Global Development Institute Blog

Hrishipara government primary school

The Bangladesh government closed all schools on March 17th, 2020 as part of a ‘lockdown’ to combat the virus. Since then there have been several target dates for re-opening, but each has been cancelled and we still cannot be sure when the schools will open again.

The Hrishipara Daily Diary Project has been running a ‘financial diaries’ project in central Bangladesh since May 2015, which collects, every day, records of all the money transactions made by our sixty ‘diarist’ respondents. We also keep track of their personal and social lives. This year (2020) we have been making a special effort to follow their fortunes during the corona pandemic.

At the end of September, we surveyed our diarists to find out what they think about this prolonged school closure. We also talked to a few schoolteachers.

Our diarist households and their children

Our general definition of ‘school age’ is 6 – 16, but in this survey, we included older children who were still in secondary school or were in higher-education when the outbreak started

How many of the children were in school just before Covid-19 closed the schools on March 17th 2020?

This question answered by guardians from 41 diarist households.

How many children were in school on September 30th 2020?

48 of them are not in school simply because the schools are closed: 1 because although his madrassa is open his teacher is not attending, and 1 because he wanted to start working to earn money.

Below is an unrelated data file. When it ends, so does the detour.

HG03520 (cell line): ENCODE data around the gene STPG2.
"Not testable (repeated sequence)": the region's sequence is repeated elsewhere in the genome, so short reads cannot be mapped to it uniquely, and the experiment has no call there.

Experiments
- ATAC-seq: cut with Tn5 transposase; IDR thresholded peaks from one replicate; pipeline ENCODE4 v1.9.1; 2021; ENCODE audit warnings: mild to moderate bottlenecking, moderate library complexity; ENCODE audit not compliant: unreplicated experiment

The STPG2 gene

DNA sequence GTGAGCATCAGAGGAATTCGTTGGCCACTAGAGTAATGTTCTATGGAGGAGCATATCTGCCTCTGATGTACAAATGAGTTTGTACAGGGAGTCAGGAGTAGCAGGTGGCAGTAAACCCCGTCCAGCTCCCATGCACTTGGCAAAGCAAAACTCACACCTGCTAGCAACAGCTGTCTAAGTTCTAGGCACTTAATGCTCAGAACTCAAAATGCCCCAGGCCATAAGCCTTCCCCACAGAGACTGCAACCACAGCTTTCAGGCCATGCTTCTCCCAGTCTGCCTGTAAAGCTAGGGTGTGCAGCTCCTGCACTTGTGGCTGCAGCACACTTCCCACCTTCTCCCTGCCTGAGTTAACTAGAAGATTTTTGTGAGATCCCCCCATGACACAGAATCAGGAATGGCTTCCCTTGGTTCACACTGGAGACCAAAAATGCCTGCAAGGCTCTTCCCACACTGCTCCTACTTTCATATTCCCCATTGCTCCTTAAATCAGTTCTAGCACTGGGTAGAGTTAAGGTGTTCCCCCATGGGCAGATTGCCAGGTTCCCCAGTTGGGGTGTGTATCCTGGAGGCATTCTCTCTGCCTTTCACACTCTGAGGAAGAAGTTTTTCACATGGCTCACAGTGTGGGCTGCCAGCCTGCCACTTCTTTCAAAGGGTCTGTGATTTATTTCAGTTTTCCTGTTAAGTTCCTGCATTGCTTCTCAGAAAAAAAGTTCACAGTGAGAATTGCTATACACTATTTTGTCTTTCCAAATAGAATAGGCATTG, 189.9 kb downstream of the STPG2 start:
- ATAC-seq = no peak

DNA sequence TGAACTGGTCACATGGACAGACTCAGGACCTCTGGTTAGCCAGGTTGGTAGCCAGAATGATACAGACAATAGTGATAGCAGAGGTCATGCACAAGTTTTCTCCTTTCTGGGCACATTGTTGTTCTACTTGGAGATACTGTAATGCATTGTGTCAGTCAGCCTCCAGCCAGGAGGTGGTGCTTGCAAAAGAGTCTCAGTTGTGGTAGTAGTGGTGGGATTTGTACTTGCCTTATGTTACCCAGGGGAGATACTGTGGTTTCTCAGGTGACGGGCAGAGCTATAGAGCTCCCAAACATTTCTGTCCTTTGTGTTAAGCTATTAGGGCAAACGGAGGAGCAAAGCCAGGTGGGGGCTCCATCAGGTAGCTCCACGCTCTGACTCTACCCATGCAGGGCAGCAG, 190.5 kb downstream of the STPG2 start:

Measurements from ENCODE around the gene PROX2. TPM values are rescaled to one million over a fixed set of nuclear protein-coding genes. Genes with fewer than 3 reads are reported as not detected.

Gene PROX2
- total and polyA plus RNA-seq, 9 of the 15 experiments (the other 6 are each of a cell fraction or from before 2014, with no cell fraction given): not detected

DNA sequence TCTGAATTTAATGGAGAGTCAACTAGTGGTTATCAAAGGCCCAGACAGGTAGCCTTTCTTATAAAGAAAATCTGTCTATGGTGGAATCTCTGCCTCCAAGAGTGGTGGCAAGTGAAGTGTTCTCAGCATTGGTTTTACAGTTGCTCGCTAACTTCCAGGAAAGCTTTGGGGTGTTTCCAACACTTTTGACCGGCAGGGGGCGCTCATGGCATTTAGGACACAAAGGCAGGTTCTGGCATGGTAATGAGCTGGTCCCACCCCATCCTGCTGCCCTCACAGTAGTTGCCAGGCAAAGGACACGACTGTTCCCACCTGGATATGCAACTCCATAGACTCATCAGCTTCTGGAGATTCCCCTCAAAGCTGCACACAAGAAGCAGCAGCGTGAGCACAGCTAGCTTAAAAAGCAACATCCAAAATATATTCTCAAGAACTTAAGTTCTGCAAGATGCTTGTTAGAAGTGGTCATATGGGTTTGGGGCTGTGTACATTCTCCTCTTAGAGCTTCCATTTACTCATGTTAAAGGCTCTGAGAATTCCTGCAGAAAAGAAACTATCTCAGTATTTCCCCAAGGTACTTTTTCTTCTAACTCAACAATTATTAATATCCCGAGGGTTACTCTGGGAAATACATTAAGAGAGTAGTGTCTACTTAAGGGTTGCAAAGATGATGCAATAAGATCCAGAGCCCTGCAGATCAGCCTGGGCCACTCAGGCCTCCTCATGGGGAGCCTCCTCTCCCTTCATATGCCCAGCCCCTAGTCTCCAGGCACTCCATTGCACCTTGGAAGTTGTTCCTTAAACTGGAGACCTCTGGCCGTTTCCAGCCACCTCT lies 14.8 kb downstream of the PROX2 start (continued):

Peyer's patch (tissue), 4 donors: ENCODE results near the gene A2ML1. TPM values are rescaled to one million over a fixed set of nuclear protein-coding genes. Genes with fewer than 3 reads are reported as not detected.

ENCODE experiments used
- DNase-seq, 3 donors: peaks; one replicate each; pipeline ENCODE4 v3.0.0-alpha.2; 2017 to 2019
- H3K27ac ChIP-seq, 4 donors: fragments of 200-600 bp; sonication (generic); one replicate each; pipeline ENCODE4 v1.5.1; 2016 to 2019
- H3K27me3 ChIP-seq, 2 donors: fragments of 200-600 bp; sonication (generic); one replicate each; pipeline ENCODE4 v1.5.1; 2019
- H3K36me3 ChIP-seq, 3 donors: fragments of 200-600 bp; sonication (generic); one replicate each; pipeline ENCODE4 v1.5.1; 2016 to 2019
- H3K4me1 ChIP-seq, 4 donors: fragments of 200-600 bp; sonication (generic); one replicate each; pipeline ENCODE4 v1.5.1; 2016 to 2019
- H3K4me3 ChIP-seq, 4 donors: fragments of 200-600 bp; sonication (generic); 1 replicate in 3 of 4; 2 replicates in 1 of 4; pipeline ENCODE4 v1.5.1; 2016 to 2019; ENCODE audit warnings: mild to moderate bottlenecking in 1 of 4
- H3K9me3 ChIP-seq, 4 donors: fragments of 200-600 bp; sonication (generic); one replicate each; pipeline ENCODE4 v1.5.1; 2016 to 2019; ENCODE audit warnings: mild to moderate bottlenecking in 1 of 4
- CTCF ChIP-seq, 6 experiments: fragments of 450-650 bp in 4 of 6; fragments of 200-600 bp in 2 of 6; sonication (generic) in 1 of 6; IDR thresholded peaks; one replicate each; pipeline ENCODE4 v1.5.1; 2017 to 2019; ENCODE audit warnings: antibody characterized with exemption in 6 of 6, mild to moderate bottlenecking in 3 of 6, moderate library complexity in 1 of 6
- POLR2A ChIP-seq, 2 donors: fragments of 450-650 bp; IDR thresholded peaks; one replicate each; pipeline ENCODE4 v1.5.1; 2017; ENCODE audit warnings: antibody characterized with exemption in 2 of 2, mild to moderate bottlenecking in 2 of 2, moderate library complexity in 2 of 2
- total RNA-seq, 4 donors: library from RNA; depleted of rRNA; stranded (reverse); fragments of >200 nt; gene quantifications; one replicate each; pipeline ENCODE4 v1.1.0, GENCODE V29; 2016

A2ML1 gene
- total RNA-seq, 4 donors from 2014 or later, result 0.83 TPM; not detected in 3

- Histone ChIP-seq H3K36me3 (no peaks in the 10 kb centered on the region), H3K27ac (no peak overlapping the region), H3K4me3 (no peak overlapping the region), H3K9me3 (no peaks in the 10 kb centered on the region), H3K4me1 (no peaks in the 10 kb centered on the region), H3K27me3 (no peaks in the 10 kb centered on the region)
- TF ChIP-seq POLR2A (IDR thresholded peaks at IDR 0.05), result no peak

What are the 50 children doing instead of going to school?

This question answered by guardians of the 50 children who have not been in school since March 17th multiple answers allowed: this is the total number of children (out of 50) for each activity mentioned.

Are children receiving any education while the schools are closed?

This question answered by guardians of the 50 children who have not been in school since March 17th.

7 have been taught by family members; 4 by hired tutors; 3 in on-line classes; 2 attend a ‘coaching centre’; and one is educated (for free) by a neighbour.

Is having the children at home inconvenient for their guardians?

This question answered by guardians of the 50 children who have not been in school since March 17th.

Nearly all of them say it is inconvenient to have to keep an eye on the children all day because this hampers their work; 2 say they are seriously worried about their sons ‘getting into trouble’; one says the inconvenience is ‘very mild, with no mental anxiety’.

33% of men respondents and 22% of women respondents said that having the children at home wasn’t a nuisance. But far more women than men respondents (35% of women and only 6% of men) distinguished between their children, saying that some were a nuisance and others weren’t; several men respondents made it clear that the inconvenience fell mainly on their wives.

Do guardians think it is bad for the children to be out of school

This question answered by guardians of the 50 children who have not been in school since March 17th. Multiple answers were allowed: this is the total number of mentions of each opinion expressed.

The two guardians who mentioned the potential damage to their daughters’ marriage prospects have unmarried daughters aged 22 (in class 12) and 18 (class 10): they are among our poorer households; we did not find cases suggesting that girls might be married off at an unusually young age because of difficulties caused by the pandemic.